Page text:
One of Brighton and Hove’s leading private health providers has made an extra £767,000 for work that it didn’t do, according to the Green Party.
Care UK, which runs several NHS services in Brighton & Hove, made the money in the 2009-10 financial year.
The sum relates to work scheduled at the Sussex Orthopaedic Treatment Centre (SOTC) in Haywards Heath.
However, Brighton and Hove’s health chiefs defended Care UK.
They said that the figures were the result of a change in priorities forced on the NHS during the snow last winter.
The treatment centre was asked to share the extra workload as scores of patients needed emergency care for broken bones and other snow and ice-related injuries.
Sven Rufus, the Brighton and Hove Green Party health spokesman, criticised the contract.
He said: “This is another example of how difficult it is to manage and ensure value for money from outsourcing public services to private contractors.
“It’s clearly inappropriate for Care UK to be taking home an extra three quarters of a million pounds of taxpayer money for failing to do much as work as was predicted.”
The figure emerged at a Brighton and Hove City Council health overview and scrutiny committee meeting.
The committee was reviewing the performance of the orthopaedic centre.
Councillor Rufus said that it has come in for repeated scrutiny because of concerns about its performance, contractual arrangements and value for money.
The centre is contracted out to Care UK to be run for the NHS under the terms of an Independent Sector Treatment Centres (ISTC) agreement.
The Greens say that these NHS contracts have been heavily criticised by healthcare professionals, unions and think-tanks for providing poor value for money and lacking accountability.
The contracts pay private providers for their estimated work, not the actual work that they do – so even if they under-perform they receive payment.
The contracts also pay out more per operation than NHS trusts receive under the standard NHS tariff, unfairly rewarding private providers, say the Greens.
The party has previously said that the orthopaedic centre also costs Brighton and Hove City Teaching Primary Care Trust an extra £2 million to £3million a year. This relates to the cost of complex orthopaedic operations that the centre in Haywards Heath refuses to take on.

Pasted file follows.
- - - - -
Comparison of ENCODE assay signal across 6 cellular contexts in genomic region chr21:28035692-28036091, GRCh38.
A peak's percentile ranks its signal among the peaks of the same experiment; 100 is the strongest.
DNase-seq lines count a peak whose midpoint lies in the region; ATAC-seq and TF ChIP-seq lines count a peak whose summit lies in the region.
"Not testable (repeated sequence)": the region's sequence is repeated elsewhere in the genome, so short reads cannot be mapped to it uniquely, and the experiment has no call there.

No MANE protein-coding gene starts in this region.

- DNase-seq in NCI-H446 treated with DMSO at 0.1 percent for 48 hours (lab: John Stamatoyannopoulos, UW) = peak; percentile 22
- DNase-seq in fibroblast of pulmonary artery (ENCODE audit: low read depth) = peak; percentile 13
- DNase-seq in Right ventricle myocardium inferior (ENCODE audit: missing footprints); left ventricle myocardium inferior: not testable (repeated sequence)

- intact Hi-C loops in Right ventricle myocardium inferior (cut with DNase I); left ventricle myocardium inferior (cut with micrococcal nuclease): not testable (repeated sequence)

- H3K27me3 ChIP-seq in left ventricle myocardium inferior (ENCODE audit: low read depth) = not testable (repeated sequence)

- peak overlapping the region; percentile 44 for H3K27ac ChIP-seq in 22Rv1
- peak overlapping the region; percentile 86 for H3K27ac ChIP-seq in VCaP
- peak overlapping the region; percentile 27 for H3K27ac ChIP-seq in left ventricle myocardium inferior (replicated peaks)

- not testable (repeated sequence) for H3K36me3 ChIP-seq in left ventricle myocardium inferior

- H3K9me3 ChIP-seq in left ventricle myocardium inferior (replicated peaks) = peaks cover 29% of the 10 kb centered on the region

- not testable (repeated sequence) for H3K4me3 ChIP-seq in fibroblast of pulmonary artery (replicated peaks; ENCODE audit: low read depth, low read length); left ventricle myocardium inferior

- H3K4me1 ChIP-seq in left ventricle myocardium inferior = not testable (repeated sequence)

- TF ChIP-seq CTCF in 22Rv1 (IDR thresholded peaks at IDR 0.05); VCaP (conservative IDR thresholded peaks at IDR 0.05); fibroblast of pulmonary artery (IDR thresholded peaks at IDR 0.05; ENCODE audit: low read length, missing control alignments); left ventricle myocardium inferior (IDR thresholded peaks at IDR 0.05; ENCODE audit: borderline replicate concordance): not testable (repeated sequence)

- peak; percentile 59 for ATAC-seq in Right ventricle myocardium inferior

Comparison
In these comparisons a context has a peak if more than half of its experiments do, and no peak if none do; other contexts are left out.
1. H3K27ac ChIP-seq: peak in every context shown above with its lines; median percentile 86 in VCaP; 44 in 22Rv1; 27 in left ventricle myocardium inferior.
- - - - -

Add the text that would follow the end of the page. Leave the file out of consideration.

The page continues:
The centre has also twice had concerns flagged up during inspections by regulators.
The Greens also pointed to a declaration by Health Secretary Andrew Lansley on the Electoral Commission database. It shows that the minister received a significant personal donation from the wife of Care UK’s chairman in the run-up to the general election in May.
A spokesman for the primary care trust, also known as NHS Brighton and Hove, said that the treatment centre contract was carefully monitored and delivered full value for money in 2009-10.
The spokesman said: “Unprecedented demand on trauma services during severe weather conditions last winter led to NHS Brighton and Hove asking the SOTC to suspend some planned surgery.
“This was so it could work in partnership to support the wider NHS which was under pressure.
“During this time, the SOTC provided a total of 210 bed days’ worth of post-operative clinical support and rehabilitation for trauma patients at no extra cost to the NHS.
“Despite this change to the SOTC’s normal contracted workload, the number of overall procedures carried out by the end of the financial year 2009-10 was actually above the level of contracted activity.
“While the focus away from higher-cost surgery over the winter meant that the annual cost to the SOTC of these contracted procedures was less than the value of the contract, the SOTC’s contribution to helping manage the winter demands is recognised as significant and is appreciated by NHS partners.”
Pamela Mackie, Care UK’s General Manager at the treatment centre, said: “Over the five-year life of the contract we are confident that the centre will meet targets for both value and volume of operations.
“The reason for the financial shortfall discussed at the recent meeting was largely down to two factors.
“These were the heavy snow and ice in December and January which meant that many patients couldn’t get to the hospital and, secondly, the fact that the centre stopped most of its routine operations in January to help local NHS partners cope with the huge number of local people injured in the wintry weather.
“The Sussex Orthopaedic Treatment Centre carries out over 6,000 procedures a year and enjoys an enviable level of patient satisfaction with 98 per cent of patients rating it as very good or excellent.
“If the number of patients we see drops for any reason, we still have to run the hospital so it is not true to say that we ‘pocketed’ money.
“I strongly recommend reading the full report which was presented at the recent health overview and scrutiny meeting which tells a very different story to this selective snapshot.”
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